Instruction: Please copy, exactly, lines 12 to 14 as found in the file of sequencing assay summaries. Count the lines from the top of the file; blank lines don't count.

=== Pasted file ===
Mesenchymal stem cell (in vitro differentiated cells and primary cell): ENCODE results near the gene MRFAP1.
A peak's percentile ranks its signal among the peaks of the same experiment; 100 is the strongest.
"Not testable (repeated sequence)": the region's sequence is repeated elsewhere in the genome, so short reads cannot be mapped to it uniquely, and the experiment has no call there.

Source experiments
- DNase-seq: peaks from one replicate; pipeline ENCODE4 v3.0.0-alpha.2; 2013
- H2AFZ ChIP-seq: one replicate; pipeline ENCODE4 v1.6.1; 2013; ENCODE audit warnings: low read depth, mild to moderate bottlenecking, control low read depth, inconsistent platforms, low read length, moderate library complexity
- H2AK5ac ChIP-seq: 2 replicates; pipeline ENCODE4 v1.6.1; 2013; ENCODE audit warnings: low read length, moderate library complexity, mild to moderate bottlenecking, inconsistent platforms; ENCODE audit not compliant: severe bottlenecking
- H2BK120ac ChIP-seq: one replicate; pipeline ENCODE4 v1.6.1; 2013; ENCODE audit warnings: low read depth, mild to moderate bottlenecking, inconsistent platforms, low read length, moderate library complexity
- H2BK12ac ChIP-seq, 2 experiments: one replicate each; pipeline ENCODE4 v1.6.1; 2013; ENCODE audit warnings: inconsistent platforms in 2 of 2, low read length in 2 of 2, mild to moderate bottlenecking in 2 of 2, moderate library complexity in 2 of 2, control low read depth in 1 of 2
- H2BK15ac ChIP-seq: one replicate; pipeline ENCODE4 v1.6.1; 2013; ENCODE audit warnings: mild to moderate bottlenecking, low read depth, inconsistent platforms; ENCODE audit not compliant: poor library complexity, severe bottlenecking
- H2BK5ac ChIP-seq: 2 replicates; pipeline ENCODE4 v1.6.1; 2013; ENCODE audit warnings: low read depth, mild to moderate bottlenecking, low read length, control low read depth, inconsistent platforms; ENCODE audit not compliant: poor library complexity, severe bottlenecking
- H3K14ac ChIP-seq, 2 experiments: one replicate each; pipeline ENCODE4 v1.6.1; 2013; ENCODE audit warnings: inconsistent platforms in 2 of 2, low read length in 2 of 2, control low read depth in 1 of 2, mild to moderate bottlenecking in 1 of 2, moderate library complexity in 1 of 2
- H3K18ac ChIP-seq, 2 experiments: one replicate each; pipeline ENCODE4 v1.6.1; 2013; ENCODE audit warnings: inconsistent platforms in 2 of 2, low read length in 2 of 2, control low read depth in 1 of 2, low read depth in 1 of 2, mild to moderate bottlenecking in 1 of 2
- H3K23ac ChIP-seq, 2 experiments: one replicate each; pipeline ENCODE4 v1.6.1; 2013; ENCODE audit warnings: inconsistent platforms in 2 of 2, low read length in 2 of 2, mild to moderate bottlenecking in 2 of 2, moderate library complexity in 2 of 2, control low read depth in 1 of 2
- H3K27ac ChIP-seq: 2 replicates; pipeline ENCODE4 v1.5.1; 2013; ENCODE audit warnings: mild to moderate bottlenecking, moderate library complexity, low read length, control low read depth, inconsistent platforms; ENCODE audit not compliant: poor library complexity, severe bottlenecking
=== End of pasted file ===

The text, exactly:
- H3K14ac ChIP-seq, 2 experiments: one replicate each; pipeline ENCODE4 v1.6.1; 2013; ENCODE audit warnings: inconsistent platforms in 2 of 2, low read length in 2 of 2, control low read depth in 1 of 2, mild to moderate bottlenecking in 1 of 2, moderate library complexity in 1 of 2
- H3K18ac ChIP-seq, 2 experiments: one replicate each; pipeline ENCODE4 v1.6.1; 2013; ENCODE audit warnings: inconsistent platforms in 2 of 2, low read length in 2 of 2, control low read depth in 1 of 2, low read depth in 1 of 2, mild to moderate bottlenecking in 1 of 2
- H3K23ac ChIP-seq, 2 experiments: one replicate each; pipeline ENCODE4 v1.6.1; 2013; ENCODE audit warnings: inconsistent platforms in 2 of 2, low read length in 2 of 2, mild to moderate bottlenecking in 2 of 2, moderate library complexity in 2 of 2, control low read depth in 1 of 2